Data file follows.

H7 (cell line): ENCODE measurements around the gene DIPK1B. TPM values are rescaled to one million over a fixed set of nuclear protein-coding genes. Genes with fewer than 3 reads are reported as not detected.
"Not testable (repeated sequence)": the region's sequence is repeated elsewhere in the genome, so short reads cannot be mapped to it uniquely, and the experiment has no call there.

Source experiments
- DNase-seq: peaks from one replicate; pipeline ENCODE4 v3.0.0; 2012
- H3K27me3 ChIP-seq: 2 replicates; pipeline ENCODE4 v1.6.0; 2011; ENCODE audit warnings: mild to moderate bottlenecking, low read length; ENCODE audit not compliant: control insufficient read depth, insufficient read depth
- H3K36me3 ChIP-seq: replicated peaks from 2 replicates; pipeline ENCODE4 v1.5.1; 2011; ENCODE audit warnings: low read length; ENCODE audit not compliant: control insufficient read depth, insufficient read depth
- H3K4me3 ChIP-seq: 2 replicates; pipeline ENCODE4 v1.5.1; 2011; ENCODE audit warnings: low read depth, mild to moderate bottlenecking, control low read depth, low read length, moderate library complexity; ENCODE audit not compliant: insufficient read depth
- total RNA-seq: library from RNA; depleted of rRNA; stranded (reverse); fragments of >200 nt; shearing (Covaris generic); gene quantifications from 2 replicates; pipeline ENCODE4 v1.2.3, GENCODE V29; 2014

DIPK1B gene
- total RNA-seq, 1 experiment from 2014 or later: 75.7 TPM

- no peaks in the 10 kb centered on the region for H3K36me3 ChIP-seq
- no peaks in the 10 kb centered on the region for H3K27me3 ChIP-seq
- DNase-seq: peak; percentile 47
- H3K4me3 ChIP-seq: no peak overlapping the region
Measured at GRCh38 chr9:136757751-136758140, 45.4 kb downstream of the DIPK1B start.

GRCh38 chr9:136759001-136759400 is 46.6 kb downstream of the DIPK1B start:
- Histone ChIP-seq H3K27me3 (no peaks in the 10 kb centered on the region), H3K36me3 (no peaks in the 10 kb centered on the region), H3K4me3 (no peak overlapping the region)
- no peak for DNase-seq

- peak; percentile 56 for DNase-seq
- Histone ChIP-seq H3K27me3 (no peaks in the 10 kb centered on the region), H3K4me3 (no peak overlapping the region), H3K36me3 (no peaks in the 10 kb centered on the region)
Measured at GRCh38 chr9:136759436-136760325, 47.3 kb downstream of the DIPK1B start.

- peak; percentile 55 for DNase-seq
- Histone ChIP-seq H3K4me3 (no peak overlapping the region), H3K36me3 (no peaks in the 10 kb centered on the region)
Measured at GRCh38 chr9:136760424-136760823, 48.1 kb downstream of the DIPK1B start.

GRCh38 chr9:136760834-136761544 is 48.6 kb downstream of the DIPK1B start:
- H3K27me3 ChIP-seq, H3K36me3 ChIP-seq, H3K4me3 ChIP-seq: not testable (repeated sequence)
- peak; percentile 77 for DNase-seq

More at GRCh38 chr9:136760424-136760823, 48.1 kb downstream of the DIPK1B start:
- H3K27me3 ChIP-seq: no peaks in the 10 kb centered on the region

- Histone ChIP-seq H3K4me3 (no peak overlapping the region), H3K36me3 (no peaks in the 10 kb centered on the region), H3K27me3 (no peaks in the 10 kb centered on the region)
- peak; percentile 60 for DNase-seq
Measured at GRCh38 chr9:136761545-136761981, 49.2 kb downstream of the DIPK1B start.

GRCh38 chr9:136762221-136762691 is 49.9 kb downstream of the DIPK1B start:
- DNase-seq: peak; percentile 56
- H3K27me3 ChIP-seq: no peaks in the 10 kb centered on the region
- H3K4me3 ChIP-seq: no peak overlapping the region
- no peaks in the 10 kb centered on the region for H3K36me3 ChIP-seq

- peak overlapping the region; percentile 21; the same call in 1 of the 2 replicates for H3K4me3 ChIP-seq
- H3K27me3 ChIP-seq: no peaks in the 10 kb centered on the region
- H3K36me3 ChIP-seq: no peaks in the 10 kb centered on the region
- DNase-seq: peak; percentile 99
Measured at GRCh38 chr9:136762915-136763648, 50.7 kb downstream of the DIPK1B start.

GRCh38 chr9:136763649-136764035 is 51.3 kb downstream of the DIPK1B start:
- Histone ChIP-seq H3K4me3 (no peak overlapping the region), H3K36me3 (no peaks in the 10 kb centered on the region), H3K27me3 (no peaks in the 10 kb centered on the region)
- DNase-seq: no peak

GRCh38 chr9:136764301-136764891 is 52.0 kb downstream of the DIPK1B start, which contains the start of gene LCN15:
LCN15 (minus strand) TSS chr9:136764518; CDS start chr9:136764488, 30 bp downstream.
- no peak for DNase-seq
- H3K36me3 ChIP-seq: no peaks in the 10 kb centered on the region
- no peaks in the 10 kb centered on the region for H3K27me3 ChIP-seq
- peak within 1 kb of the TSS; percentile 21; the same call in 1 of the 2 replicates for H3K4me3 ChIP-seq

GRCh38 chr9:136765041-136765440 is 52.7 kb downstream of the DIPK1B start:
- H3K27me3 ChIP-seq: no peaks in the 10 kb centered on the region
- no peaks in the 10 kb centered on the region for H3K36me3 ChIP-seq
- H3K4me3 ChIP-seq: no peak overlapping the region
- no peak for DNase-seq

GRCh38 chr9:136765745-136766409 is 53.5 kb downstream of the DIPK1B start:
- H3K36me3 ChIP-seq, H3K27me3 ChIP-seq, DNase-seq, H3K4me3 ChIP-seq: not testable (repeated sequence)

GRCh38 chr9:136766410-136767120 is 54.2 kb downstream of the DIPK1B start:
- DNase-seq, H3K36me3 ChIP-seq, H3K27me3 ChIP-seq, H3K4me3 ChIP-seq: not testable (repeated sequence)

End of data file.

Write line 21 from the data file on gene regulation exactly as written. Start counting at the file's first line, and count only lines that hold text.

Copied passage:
Measured at GRCh38 chr9:136759436-136760325, 47.3 kb downstream of the DIPK1B start.